It may seem like a contradiction to segue from what you've read so far to what follows, but so be it. If it doesn't help (or have anything to do with the subject at hand), then don't bring it up. But sometimes it can be helpful to consider the possibility of reincarnation -- whether or not you actually believe it -- and there is no better example of that than the book Courageous Souls: Do We Plan Our Life Challenges Before Birth? by Robert Schwartz, published earlier this year by Whispering Winds Press (click here to download a chapter free). Reading this book didn't make me any more or less likely to believe in reincarnation, but it did make me a happier, calmer, less frustrated person overall, as does my Reiki practice. You don't have to believe in reincarnation at all to benefit from just considering the possibility that many of the challenges we face in this life may well be tasks we assigned ourselves.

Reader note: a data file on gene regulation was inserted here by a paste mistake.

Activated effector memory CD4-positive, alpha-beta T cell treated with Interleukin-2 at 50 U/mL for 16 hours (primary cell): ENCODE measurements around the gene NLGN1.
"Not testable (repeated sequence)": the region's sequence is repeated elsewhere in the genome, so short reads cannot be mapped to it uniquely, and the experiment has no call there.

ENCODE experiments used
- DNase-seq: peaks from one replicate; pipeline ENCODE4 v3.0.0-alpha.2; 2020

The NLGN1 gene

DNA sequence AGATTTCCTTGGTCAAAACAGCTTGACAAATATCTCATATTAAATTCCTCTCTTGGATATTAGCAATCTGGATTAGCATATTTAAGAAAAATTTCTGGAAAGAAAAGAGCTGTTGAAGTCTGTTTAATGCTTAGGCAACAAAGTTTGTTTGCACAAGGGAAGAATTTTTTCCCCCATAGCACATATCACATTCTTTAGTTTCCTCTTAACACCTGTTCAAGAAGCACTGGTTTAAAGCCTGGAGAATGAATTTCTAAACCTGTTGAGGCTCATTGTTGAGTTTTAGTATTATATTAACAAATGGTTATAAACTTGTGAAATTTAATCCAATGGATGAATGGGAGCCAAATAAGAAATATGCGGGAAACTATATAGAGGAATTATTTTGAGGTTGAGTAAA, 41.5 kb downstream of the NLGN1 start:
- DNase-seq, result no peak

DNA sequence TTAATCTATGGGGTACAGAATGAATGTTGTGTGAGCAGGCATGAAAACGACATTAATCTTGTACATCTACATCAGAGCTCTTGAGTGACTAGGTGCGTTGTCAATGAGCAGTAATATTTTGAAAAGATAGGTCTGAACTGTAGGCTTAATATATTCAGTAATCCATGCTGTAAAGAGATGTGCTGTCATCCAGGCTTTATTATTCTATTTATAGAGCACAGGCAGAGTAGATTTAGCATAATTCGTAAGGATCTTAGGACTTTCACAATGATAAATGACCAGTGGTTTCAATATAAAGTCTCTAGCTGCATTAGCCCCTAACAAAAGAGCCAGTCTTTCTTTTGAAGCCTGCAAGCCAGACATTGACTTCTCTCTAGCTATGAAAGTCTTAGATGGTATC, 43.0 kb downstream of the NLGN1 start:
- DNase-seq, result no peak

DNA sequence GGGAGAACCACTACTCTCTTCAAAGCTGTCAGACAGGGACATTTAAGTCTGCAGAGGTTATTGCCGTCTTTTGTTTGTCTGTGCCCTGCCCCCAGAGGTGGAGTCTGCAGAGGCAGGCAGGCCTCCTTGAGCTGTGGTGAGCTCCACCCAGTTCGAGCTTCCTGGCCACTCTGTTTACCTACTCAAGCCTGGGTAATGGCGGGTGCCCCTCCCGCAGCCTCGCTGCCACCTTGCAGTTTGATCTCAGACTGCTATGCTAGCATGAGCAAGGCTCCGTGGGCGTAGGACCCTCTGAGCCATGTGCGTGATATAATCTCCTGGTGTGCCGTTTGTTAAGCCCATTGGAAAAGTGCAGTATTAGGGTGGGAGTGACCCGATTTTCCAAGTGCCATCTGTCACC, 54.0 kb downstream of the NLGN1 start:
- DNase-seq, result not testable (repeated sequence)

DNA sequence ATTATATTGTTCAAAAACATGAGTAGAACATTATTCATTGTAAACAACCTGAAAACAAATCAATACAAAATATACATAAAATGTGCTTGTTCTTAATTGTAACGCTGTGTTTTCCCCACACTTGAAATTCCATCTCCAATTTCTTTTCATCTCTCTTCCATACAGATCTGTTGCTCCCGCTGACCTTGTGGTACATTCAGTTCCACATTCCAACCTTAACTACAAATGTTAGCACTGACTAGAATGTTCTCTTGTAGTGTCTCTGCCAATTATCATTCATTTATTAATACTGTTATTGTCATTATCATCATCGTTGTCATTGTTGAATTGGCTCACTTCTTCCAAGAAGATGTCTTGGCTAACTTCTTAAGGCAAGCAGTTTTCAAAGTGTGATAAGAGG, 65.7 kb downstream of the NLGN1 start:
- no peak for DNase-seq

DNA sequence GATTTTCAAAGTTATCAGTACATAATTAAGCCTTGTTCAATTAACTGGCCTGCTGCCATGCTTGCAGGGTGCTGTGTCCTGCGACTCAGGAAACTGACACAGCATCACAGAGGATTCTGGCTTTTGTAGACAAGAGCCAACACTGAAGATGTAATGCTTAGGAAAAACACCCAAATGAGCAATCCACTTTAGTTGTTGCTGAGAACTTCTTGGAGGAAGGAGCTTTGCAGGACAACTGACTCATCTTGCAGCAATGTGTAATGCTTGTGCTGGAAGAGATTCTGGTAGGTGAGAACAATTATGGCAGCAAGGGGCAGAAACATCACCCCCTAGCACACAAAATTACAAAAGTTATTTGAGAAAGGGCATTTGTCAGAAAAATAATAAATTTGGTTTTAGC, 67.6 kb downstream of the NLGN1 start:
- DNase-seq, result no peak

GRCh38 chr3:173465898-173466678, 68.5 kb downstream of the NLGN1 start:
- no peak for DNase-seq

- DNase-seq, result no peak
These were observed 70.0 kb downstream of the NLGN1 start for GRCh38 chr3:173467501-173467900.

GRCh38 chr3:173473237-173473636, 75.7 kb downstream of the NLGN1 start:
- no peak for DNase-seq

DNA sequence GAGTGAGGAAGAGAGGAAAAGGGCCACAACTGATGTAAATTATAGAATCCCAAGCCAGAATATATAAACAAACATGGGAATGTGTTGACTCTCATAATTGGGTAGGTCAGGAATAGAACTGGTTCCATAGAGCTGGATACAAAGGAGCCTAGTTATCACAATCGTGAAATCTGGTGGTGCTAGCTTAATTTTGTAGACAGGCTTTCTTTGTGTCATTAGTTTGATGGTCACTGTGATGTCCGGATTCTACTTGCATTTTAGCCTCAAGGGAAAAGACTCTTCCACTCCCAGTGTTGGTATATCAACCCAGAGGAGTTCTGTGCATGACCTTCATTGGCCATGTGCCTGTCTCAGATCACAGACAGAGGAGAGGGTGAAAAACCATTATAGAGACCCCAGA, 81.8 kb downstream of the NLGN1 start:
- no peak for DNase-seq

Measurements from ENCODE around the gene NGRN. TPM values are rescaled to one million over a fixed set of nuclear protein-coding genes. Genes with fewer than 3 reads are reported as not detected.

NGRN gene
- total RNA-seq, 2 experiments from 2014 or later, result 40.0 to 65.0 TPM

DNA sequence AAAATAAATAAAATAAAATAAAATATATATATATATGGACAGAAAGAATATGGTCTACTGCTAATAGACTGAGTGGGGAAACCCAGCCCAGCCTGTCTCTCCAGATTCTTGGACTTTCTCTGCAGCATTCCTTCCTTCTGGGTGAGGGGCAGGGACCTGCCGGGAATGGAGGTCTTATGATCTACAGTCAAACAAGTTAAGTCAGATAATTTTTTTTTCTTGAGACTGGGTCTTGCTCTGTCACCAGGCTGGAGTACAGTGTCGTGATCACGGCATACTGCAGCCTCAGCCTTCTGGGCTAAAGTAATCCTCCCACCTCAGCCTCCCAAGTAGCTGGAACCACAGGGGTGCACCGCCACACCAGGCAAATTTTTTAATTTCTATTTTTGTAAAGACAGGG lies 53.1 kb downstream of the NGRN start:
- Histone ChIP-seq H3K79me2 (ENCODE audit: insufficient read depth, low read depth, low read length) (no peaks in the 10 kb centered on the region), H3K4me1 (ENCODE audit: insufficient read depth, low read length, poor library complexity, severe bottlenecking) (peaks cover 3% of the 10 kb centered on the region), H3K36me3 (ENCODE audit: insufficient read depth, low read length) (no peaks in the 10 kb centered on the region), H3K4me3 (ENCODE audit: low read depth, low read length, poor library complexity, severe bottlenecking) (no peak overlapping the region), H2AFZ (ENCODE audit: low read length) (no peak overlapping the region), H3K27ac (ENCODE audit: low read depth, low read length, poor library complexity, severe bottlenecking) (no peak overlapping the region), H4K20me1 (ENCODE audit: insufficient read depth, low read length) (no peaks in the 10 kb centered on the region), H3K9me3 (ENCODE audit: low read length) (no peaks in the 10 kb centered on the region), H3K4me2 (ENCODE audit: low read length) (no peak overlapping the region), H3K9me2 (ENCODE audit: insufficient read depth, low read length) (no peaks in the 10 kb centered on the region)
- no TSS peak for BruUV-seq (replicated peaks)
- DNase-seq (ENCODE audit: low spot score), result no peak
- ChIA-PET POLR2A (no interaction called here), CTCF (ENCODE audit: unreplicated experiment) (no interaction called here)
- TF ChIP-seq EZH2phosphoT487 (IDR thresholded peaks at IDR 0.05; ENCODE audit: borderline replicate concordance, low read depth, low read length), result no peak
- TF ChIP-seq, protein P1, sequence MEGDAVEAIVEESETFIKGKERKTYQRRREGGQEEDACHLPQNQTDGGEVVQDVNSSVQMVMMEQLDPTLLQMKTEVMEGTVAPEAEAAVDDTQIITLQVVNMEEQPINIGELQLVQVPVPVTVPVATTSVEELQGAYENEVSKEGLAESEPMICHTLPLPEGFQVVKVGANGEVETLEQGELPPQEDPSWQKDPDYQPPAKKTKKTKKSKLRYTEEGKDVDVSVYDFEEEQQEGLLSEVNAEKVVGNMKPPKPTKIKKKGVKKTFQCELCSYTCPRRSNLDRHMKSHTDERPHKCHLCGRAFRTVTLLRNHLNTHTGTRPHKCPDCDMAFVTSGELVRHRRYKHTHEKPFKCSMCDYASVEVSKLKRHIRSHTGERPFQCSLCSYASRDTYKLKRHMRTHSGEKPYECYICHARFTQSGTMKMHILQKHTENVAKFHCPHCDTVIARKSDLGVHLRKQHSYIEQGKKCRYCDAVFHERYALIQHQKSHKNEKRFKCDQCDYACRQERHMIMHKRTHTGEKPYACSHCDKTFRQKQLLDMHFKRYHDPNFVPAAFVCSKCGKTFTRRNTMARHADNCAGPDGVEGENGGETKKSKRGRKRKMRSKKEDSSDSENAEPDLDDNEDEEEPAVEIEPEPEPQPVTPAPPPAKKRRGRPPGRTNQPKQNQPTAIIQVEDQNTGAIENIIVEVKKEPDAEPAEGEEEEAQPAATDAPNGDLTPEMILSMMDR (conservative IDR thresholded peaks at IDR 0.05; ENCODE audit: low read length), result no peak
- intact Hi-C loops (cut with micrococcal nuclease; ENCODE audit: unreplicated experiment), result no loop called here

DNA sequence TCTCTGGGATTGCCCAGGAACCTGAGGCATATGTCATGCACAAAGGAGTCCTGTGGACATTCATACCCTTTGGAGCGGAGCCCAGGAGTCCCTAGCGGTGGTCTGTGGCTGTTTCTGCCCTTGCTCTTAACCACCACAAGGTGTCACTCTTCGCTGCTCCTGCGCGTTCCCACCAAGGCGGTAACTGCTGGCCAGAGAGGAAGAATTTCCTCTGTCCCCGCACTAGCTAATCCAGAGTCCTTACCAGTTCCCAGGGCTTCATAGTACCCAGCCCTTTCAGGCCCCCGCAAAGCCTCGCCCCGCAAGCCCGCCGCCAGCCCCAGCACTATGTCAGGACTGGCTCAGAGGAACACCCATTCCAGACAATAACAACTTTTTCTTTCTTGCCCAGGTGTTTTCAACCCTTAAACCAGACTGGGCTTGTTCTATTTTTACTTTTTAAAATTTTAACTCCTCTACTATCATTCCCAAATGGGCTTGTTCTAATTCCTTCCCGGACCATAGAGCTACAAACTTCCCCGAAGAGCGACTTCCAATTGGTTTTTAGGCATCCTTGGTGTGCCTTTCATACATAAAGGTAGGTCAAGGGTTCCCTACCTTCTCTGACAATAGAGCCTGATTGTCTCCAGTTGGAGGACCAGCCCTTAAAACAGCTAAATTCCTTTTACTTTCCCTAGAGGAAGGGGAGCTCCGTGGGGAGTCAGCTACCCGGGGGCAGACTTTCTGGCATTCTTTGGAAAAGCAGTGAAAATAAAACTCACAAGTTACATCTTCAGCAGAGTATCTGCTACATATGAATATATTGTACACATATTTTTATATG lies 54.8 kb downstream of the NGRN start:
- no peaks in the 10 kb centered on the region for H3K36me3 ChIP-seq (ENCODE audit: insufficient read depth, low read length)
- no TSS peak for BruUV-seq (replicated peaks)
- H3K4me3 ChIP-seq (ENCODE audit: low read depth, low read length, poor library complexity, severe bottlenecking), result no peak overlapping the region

Most books about reincarnation focus on past lives, but this one is different. Here the focus is on what Schwartz calls "pre-birth planning." Schwartz delves into the stories of people dealing with some of the most difficult situations imaginable, working with several mediums who tell astonishing but plausible stories about how they set themselves up for just such challenges in order to learn and grow during their lives.

Even if you dismiss the notion of reincarnation, it's still possible, even probable that even within this lifetime, many of our problems are actually obstacle courses we set up for ourselves, whether consciously or not. And even if you dismiss the idea that we set ourselves up for some of our own difficulties, simply looking at our problems as learning opportunities, as chances to grow, can help us see our whole lives in a different light.

This week's Celeb-Reiki is, ahem, yours truly.

Our Reiki Roundup turns up fewer stories than usual, perhaps because of the 4th of July holiday here in the US that for many meant a day or week off.

In Ohio, Cox News Service columnist Elizabeth Schuett whimsically suggests that Reiki should be a constitutional right.

The York Press (UK) introduces us to "a former Reiki healer" who now works with an image consultant to give clients "a complete mind and body makeover."

There are still spaces available in the October Shinpiden (Master/Teacher level) course with Frans Stiene in New York City, sponsored by The Reiki Digest. For more information, contact:

Rest in Peace

Sinie Klomp, Reiki Master/Teacher, The Netherlands.